How do we educate?
Programmes for schools and other educational institutions range from playgroups to lectures for postgraduates.
Lively and varied education programmes for schools bring subjects to life and inspire children to care about the world around them. Further education colleges and universities often come to the sites to learn about animal husbandry and the business side of running such attractions.
Developing partnerships between zoos and further/higher education colleges and universities supports research and vocational training which is of benefit not just to the students but to the wider conservation and business community.
Providing work placement opportunities, often in conjunction with regional Connexions organizations, allow students to learn about working in a zoo or aquarium.
Family learning groups also enjoy structured visits, organized by the education team, and those with learning difficulties can take part in hands-on workshops.
Not all zoos in Britain have the resources for sophisticated and expensive technologies such as computer touch screens, video and audio guides. However, an imaginative and well designed information sign, a lively talk by a zoo keeper or presenter, or an informative guided tour still rank amongst the most popular and effective ways to engage people’s interest and emotions.
Animal encounters, feeding talks and flying displays are other valuable educational tools, demonstrating an animal’s natural behaviour and skills for life, provided this is done without causing stress or compromising the animal’s welfare.
A focus on conservation
BIAZA zoos and aquariums all educate students in line with National Curriculae, incorporating subjects such as adaptations to habitats, animal welfare, animal behaviour, science in the workplace and marketing.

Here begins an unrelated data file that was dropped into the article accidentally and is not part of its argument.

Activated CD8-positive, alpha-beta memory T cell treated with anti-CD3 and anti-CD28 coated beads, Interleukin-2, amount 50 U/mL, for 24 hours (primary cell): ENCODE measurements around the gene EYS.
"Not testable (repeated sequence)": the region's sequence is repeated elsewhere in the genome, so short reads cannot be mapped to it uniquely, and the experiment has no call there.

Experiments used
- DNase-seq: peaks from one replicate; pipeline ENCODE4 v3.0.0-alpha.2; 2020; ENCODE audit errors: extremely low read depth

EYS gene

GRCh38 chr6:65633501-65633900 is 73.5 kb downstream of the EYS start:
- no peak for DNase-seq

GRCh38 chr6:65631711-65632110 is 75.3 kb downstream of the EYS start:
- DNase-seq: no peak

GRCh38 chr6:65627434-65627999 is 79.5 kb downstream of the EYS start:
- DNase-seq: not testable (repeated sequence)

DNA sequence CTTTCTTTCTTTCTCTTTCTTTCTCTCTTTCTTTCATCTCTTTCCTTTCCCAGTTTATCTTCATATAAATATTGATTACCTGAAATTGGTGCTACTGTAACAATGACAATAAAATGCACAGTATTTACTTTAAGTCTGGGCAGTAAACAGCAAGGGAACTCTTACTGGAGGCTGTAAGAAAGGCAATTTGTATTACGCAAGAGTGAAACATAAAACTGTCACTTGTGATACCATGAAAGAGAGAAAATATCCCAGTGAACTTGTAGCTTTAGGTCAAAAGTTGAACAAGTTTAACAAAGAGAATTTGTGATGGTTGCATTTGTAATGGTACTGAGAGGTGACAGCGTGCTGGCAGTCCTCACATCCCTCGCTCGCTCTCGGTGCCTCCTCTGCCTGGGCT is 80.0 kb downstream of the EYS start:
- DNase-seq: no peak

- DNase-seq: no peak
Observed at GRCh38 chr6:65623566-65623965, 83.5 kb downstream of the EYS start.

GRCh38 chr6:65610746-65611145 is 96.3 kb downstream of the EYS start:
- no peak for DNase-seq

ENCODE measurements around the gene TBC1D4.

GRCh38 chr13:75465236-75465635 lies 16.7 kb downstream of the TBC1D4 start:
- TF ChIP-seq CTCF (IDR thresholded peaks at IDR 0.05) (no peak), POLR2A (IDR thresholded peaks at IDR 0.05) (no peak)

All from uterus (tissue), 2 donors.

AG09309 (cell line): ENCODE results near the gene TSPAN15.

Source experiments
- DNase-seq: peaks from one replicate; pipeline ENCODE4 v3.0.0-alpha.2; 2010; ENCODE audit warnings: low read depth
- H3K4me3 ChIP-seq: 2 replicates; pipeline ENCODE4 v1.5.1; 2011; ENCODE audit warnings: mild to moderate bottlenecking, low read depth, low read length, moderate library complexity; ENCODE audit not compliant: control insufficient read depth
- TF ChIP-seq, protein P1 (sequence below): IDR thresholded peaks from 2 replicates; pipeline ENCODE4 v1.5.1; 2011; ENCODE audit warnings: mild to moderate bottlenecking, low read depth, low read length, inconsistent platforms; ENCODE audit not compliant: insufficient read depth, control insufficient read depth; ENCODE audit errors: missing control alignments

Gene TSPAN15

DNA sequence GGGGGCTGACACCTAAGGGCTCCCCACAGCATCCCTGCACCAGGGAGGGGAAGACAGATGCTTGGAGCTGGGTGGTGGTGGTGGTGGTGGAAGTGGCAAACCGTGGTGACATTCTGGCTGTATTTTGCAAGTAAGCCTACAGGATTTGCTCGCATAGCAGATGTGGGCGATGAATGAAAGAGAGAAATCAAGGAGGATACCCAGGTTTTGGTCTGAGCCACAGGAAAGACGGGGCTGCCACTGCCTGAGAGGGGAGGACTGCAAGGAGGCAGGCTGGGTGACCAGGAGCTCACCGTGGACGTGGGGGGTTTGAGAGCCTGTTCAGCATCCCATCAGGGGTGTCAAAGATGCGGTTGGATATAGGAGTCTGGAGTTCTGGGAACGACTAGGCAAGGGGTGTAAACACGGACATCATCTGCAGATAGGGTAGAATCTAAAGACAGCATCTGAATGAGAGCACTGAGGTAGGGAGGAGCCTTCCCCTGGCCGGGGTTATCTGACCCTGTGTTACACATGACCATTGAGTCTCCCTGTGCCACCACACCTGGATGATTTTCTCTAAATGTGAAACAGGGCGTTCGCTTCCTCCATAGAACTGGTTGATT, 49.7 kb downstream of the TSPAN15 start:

However, it is also our duty and responsibility to promote the protection of the world’s animals. By creating an emotional connection between people and animals we can foster a feeling of accountability to encourage people to live a more environmentally friendly lifestyle.
Conservation is our core message, informing visitors about endangered species, the underlying reasons for animal population decline and what we are doing to help.
By highlighting our captive breeding programmes, our contributions to conservation around the world and explaining the “World Conservation Strategy” we can educate people as to the role of modern zoos.
Extinction is often a misunderstood word. We need to explain that extinction is forever and that the rate of extinction is at its highest rate for thousands of years.
By explaining evolution and natural selection, we can show how animals have changed, but also illustrate how people are influencing this natural process. By understanding how we threaten this delicate balance and shaping people’s attitudes towards animals we can link conservation and the environment.
Zoos can also highlight very practical things that visitors themselves can do to help in their everyday lives - sustainable living, ecotourism, purchasing fair trade goods, volunteer programmes, recycling, habitat protection and adoption.
BIAZA demands a serious commitment to education from all its full and provisional member collections. Education is at the heart of everything that BIAZA members do. Moreover, the zoo licensing laws see education as one of the most important components of the work that zoos and aquariums carry out.
The majority of BIAZA member collections now employ full or part-time education staff, many of whom are qualified and experienced teachers.
Education staff are increasingly involved in the planning of animal collections and in shaping the future development of zoos to fulfil their local and global role.
BIAZA supports zoo educators in meeting the needs of zoo visitors, school children and teachers. Annual zoo education awards encourage the sharing of good practice between member zoos.
Organizing training for zoo staff, and encouraging attendance at national and international zoo education conferences, are other ways in which BIAZA fulfils its commitment to high quality education in support of worldwide conservation.
To find out about education at your local BIAZA collection, search for its website here.